LESSONS IN BLACK HISTORY – Jackie Ormes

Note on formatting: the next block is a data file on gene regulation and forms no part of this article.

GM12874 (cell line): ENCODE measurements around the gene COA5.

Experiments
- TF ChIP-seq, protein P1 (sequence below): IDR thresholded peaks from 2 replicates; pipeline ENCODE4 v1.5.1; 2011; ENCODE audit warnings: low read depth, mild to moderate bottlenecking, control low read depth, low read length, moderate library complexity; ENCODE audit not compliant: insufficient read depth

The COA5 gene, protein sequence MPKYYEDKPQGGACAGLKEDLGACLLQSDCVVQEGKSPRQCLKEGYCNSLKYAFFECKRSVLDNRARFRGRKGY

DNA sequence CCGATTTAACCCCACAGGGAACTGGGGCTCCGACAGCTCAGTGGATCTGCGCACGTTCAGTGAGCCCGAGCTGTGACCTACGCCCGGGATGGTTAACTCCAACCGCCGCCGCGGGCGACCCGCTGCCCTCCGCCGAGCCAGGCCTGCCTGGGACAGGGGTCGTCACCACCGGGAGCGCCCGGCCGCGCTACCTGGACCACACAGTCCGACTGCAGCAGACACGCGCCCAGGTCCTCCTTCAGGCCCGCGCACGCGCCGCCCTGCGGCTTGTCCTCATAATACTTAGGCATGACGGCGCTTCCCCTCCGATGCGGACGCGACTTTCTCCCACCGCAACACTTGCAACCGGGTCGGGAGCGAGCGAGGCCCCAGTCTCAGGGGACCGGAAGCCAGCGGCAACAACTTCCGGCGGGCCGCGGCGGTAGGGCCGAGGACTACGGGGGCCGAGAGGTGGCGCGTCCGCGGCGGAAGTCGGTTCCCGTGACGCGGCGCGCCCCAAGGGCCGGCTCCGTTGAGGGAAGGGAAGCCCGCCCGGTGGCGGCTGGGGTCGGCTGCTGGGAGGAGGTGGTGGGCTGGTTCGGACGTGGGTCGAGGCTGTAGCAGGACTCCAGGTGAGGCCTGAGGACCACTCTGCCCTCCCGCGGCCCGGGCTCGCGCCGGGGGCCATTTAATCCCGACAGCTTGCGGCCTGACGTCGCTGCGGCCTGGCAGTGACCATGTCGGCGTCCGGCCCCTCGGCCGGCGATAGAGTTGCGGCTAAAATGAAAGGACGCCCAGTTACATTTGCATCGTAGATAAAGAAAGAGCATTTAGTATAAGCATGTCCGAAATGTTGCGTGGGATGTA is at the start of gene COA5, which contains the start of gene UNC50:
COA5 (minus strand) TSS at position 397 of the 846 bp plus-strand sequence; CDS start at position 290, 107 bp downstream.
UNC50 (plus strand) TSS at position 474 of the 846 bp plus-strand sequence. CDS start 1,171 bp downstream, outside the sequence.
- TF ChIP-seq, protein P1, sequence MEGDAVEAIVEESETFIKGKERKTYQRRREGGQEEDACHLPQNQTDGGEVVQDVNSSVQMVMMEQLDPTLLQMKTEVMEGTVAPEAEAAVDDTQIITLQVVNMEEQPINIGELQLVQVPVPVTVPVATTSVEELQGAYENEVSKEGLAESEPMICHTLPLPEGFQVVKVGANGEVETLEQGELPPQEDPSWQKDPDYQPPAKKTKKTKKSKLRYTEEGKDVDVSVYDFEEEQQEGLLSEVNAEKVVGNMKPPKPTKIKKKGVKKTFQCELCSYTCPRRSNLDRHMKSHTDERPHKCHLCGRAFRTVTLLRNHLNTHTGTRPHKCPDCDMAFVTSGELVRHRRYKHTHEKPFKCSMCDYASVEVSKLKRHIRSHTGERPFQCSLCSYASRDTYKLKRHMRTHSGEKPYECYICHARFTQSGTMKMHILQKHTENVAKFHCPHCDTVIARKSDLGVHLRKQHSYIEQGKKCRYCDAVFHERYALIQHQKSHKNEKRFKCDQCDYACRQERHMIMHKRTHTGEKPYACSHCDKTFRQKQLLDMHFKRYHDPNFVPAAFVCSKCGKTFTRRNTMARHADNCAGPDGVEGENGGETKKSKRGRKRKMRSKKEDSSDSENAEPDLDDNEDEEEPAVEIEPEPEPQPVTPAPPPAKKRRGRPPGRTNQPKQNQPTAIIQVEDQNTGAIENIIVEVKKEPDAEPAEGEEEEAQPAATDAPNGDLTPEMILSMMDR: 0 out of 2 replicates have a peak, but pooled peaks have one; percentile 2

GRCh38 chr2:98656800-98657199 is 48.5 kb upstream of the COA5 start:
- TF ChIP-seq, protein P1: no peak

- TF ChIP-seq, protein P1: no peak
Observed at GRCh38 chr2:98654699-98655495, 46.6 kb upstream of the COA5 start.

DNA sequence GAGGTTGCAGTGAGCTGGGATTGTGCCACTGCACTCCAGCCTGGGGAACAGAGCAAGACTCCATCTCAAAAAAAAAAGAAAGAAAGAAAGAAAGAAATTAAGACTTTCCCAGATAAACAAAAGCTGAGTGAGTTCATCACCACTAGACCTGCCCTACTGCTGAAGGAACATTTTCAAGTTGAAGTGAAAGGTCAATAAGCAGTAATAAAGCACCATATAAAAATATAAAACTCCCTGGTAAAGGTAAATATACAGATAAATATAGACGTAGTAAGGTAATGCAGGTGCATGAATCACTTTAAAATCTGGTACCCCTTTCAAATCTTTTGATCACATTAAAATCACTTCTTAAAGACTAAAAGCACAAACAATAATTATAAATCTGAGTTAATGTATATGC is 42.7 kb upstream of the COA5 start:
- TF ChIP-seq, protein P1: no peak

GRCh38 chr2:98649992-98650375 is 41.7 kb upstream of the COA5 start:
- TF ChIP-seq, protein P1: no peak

Jackie Ormes—Born Zelda Mavin Jackson in 1911, Jackie Ormes was a popular cartoonist with a career that spanned three decades, and is considered to be the first African-American female cartoonist. Ormes launched her first comic strip in The Pittsburgh Courier in 1937. The strip ran for a year and starred Ormes’s character Torchy Brown. Ormes followed up Torchy Brown with the popular Patty-Jo ‘n’ Ginger in 1945, which ran for eleven years. During that time, a doll of Patty-Jo was released, which like the cartoon character was based in reality and not the tired stereotypes that usually defined both black characters in comics and toys. In 1950 Ormes re-launched the Torchy Brown character. All of Ormes’s comics politically and socially aware, and went to great lengths to combat the common stereotypes used to depict black characters. Because of her outspoken political views, Ormes was investigated by the FBI during the Red Scare of the 1950s. Ormes retired from cartooning in 1956, but not before helping to change the way black characters were portrayed in comics.

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